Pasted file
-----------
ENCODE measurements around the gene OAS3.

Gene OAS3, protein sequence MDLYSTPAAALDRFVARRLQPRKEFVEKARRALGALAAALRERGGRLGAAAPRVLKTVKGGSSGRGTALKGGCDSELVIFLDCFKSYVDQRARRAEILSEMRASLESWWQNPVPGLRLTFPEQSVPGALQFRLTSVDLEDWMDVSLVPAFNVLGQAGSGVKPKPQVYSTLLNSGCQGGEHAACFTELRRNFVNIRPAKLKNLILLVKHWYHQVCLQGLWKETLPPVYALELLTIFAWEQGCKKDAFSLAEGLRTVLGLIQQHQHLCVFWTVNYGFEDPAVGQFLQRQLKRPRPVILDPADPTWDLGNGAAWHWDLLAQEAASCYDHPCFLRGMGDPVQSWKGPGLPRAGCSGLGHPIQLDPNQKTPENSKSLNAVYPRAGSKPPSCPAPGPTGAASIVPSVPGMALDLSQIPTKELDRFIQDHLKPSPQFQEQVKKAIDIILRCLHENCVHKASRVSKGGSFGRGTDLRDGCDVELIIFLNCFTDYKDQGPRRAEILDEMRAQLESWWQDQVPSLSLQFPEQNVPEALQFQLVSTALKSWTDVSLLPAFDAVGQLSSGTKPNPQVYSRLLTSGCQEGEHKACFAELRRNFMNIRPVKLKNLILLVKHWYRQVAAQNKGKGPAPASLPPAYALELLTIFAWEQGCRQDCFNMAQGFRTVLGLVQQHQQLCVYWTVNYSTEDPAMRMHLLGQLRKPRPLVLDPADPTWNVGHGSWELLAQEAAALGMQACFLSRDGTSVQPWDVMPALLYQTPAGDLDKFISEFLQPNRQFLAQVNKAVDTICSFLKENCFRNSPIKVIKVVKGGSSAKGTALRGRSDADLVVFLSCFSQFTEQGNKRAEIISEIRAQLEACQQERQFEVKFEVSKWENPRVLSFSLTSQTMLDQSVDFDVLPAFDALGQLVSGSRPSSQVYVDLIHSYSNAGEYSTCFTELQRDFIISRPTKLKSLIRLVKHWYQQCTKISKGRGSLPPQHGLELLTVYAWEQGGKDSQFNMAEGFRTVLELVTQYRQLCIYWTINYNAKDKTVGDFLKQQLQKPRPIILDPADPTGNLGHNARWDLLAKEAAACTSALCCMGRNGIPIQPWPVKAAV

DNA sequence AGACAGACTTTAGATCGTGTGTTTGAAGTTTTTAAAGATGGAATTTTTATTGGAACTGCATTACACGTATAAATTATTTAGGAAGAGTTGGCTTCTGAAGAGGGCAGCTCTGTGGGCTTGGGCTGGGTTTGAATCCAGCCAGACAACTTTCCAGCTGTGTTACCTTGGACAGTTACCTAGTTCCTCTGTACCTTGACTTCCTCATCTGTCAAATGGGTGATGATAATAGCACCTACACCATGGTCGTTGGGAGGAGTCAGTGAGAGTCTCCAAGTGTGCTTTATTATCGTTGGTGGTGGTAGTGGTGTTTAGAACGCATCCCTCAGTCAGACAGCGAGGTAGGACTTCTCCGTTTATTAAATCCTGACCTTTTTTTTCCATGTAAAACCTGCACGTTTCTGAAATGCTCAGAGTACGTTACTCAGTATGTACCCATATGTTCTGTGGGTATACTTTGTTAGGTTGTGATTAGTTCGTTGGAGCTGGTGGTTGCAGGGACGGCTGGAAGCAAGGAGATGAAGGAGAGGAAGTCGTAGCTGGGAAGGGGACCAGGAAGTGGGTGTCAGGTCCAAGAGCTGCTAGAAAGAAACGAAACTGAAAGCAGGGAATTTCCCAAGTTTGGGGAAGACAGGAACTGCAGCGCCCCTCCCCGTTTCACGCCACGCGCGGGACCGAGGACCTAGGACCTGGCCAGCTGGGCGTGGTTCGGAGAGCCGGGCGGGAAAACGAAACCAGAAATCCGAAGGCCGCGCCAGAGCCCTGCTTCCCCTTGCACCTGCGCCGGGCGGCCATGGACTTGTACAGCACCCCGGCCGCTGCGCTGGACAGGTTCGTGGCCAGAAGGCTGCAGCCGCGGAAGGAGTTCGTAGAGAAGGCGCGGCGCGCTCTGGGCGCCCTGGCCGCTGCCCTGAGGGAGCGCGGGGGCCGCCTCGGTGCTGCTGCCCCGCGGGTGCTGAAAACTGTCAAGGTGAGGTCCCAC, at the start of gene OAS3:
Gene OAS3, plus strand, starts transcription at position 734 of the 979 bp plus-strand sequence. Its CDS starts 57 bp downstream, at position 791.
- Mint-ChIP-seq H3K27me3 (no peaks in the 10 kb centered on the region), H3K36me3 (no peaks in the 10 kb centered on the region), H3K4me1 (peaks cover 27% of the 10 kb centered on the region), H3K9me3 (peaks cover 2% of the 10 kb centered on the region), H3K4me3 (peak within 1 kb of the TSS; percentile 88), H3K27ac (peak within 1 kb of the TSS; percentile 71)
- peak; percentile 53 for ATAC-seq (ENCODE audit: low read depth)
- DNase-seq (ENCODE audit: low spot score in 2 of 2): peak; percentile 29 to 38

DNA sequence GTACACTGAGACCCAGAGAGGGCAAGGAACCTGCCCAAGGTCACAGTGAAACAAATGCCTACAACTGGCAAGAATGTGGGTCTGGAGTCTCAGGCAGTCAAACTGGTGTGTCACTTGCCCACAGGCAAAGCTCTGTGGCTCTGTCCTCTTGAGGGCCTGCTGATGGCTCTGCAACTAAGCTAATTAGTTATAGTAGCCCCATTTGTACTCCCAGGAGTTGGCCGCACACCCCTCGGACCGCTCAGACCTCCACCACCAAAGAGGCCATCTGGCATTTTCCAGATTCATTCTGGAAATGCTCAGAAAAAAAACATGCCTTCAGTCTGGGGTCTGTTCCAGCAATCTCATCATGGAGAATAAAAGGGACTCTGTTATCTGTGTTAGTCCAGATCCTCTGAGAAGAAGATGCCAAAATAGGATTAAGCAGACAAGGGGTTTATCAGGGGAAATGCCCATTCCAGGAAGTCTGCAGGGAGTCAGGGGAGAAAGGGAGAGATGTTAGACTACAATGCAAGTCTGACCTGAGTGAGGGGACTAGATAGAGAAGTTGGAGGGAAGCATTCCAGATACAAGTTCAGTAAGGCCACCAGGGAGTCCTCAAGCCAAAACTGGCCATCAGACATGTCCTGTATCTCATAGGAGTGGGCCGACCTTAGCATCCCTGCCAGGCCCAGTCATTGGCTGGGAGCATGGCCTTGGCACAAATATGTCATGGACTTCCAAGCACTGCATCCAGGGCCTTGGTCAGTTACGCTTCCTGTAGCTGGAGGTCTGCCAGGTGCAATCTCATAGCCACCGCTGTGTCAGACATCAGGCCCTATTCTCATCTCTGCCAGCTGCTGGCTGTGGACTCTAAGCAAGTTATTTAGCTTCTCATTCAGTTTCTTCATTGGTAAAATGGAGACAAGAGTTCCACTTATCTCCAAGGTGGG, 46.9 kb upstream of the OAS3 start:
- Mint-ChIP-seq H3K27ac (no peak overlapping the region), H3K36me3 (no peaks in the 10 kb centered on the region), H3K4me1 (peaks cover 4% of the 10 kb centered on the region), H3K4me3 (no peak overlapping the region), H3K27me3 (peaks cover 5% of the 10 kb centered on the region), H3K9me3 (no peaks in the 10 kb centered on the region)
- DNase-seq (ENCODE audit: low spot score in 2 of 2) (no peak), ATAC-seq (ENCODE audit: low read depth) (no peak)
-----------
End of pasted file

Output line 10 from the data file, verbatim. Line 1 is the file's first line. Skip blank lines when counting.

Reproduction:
- DNase-seq (ENCODE audit: low spot score in 2 of 2) (no peak), ATAC-seq (ENCODE audit: low read depth) (no peak)